Analytical and Bioanalytical Chemistry

, Volume 391, Issue 5, pp 1485–1498

The good, the bad, and the tiny: a review of microflow cytometry

  • Daniel A. Ateya
  • Jeffrey S. Erickson
  • Peter B. HowellJr
  • Lisa R. Hilliard
  • Joel P. Golden
  • Frances S. Ligler
Review

DOI: 10.1007/s00216-007-1827-5

Cite this article as:
Ateya, D.A., Erickson, J.S., Howell, P.B. et al. Anal Bioanal Chem (2008) 391: 1485. doi:10.1007/s00216-007-1827-5

Abstract

Recent developments in microflow cytometry have concentrated on advancing technology in four main areas: (1) focusing the particles to be analyzed in the microfluidic channel, (2) miniaturization of the fluid-handling components, (3) miniaturization of the optics, and (4) integration and applications development. Strategies for focusing particles in a narrow path as they pass through the detection region include the use of focusing fluids, nozzles, and dielectrophoresis. Strategies for optics range from the use of microscope objectives to polymer waveguides or optical fibers embedded on-chip. While most investigators use off-chip fluidic control, there are a few examples of integrated valves and pumps. To date, demonstrations of applications are primarily used to establish that the microflow systems provide data of the same quality as laboratory systems, but new capabilities—such as automated sample staining—are beginning to emerge. Each of these four areas is discussed in detail in terms of the progress of development, the continuing limitations, and potential future directions for microflow cytometers.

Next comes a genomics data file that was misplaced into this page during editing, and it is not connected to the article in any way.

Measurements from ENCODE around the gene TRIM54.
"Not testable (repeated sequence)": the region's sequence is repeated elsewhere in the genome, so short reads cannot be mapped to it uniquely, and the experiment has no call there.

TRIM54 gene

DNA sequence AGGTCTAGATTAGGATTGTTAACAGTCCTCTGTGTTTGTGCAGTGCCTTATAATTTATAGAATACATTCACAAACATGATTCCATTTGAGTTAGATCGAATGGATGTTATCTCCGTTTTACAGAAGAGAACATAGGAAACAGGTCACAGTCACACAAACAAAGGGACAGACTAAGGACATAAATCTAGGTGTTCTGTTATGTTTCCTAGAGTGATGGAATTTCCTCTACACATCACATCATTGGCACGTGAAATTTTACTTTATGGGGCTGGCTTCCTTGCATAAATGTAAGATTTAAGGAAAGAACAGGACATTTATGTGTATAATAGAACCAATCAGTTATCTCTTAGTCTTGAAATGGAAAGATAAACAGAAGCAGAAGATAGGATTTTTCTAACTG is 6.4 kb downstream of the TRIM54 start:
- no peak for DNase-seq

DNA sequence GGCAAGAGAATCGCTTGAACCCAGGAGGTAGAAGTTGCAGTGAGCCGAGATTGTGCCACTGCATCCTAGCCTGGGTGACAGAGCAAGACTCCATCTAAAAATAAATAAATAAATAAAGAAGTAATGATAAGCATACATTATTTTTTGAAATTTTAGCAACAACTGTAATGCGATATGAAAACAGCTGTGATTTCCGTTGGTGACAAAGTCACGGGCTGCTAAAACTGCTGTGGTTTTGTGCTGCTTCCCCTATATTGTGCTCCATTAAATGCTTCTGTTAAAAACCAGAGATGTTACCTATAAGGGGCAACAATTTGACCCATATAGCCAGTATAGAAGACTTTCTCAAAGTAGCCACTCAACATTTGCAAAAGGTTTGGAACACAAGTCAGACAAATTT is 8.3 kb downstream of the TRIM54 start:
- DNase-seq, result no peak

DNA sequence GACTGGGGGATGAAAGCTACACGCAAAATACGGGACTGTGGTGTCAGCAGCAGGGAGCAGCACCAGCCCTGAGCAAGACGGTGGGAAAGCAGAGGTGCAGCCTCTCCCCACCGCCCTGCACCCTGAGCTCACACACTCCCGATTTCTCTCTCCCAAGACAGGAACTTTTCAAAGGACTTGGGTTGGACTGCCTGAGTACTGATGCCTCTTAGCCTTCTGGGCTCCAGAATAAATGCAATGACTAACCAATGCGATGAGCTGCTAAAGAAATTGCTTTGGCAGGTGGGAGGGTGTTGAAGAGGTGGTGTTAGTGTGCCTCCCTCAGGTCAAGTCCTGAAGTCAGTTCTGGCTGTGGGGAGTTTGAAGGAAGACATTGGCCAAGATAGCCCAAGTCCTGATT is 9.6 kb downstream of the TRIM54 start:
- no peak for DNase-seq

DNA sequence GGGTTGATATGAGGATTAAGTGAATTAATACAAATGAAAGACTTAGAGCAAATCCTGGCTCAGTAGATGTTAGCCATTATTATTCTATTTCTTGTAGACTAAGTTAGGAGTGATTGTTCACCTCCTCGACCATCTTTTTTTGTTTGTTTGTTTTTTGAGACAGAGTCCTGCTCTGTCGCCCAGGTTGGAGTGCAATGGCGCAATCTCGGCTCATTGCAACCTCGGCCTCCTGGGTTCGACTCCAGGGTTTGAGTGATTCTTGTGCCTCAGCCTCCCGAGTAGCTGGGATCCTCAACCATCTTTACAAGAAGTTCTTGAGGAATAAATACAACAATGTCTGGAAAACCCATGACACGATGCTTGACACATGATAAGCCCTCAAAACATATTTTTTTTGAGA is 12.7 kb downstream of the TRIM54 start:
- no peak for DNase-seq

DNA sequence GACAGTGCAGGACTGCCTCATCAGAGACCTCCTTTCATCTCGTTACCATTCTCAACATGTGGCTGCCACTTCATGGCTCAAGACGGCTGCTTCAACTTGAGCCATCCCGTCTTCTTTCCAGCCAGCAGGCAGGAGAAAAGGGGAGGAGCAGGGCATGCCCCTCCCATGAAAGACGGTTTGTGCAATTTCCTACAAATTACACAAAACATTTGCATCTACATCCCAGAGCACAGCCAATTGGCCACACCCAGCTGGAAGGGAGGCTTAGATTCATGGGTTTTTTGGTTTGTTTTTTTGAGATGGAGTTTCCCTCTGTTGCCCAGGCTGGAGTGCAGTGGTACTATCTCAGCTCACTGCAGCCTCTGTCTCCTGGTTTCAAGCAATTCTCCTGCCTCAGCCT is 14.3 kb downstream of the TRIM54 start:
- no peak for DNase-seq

Keywords

Flow cytometry Microfluidics Fluid focusing Integrated optics Cell sorter 

Copyright information

© U.S. Government 2008

Authors and Affiliations

  • Daniel A. Ateya
    • 1
  • Jeffrey S. Erickson
    • 1
  • Peter B. HowellJr
    • 1
  • Lisa R. Hilliard
    • 1
  • Joel P. Golden
    • 1
  • Frances S. Ligler
    • 1
  1. 1.Center for Bio/Molecular Science and EngineeringNaval Research LaboratoryWashingtonUSA

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